Prime Minister Stephen Harper is correct that it's intuitively strange for the International Monetary Fund to be considering financial assistance to traditionally wealthy European countries, and right to be wary of putting Canadian money into a contingency fund for that purpose. But the idea nevertheless deserves serious discussion, rather than outright dismissal amid snide remarks by some Conservative MPs about "sumptuous" welfare states.
As much as it has been relatively isolated from global economic turmoil thus far, Canada will not be immune from the contagion if entire governments or banking sectors collapse. That's especially the case now that the threat has expanded beyond Greece and other small economies to much larger ones, most notably Spain.
Mr. Harper has a constructive role to play in advocating stronger austerity measures, particularly amidst uneven responses from European leaders unnerved by pushback from their electorates, as he did during his overseas travels this week. But his advice won't find much traction if he is seen to be indifferent to the very real risks those countries face, and to the argument that in some cases tough budgetary measures will be easier to undertake if governments know there will be backup financial support if needed.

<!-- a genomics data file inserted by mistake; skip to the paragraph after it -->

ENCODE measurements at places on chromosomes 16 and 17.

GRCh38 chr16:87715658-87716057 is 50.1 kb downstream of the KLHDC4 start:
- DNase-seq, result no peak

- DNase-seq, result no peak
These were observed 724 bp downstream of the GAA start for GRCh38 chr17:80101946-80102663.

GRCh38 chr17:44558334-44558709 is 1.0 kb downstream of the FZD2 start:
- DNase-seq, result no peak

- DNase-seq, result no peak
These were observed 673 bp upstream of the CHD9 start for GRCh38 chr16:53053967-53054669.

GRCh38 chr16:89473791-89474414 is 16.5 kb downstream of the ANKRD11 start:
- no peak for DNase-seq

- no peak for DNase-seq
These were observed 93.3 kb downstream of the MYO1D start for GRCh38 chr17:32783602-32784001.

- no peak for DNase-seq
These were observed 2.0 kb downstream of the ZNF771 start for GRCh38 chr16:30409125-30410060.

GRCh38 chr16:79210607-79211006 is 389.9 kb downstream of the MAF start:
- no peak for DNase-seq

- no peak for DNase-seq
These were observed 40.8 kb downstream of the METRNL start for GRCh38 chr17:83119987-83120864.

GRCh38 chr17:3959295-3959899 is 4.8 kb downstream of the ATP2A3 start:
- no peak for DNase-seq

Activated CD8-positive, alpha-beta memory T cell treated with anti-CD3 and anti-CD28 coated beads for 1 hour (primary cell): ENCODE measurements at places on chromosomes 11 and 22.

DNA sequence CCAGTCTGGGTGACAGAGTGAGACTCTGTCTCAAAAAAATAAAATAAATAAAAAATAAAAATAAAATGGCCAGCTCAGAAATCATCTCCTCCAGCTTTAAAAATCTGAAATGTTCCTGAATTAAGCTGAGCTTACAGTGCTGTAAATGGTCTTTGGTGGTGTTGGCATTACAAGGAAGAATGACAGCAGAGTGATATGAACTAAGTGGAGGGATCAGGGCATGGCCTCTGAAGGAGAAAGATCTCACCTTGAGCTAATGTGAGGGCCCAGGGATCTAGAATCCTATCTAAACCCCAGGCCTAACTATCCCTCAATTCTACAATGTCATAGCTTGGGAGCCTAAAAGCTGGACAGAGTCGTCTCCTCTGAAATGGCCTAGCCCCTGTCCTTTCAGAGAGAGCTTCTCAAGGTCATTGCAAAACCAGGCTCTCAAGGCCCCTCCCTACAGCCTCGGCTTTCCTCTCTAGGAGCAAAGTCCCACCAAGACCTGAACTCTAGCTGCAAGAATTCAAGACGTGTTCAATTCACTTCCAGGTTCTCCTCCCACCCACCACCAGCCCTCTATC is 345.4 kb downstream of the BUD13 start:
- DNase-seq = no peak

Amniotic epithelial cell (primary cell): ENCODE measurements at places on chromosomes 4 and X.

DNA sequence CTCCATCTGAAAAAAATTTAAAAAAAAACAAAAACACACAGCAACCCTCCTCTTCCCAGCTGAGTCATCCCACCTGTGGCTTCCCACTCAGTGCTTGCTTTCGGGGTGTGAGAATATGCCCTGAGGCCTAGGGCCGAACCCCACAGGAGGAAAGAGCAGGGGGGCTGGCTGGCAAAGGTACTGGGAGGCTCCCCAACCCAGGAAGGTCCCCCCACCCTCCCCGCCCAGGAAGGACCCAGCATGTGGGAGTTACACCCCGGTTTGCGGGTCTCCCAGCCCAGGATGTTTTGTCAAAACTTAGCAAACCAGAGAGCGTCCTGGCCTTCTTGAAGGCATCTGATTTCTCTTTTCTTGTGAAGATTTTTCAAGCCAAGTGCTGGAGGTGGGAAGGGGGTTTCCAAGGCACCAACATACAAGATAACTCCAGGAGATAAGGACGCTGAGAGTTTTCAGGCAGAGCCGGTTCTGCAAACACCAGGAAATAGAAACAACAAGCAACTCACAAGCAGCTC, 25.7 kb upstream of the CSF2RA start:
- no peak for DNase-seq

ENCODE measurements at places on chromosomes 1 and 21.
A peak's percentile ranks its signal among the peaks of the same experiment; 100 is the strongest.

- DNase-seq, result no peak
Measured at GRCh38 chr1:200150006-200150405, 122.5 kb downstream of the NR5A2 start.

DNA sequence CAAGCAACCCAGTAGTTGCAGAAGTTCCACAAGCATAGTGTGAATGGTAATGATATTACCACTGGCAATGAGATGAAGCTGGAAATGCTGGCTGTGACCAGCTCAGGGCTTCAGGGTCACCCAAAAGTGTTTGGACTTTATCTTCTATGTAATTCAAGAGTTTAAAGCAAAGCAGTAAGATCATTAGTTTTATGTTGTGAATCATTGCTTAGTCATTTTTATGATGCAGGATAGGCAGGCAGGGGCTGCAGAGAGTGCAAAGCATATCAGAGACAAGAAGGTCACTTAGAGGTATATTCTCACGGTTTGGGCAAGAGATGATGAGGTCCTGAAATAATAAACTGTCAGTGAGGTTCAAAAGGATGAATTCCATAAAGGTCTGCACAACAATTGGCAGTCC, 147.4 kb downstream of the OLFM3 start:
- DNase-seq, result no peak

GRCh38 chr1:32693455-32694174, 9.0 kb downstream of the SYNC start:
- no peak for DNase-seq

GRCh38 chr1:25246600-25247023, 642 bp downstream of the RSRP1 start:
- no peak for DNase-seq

With most other G20 countries (save for the United States) pledging specific dollar amounts as the IMF tries to build up an emergency lending reserve, Mr. Harper should also consider how his disinclination to engage could affect his international policy aims. As Canada seeks to establish a free-trade agreement with the European Union, it need not bend over backward to curry favour. But neither is it helpful to express borderline contempt for the plight of EU member countries, while alienating even the likes of Germany, as appears to be happening.
With the credibility derived from its strong fiscal position, Canada has an opportunity to help ensure that any relief plans are suitably cautious and well-considered – that good money is not thrown after bad. Better that than simply treating Europe's situation as someone else's problem, when it could soon be our own as well.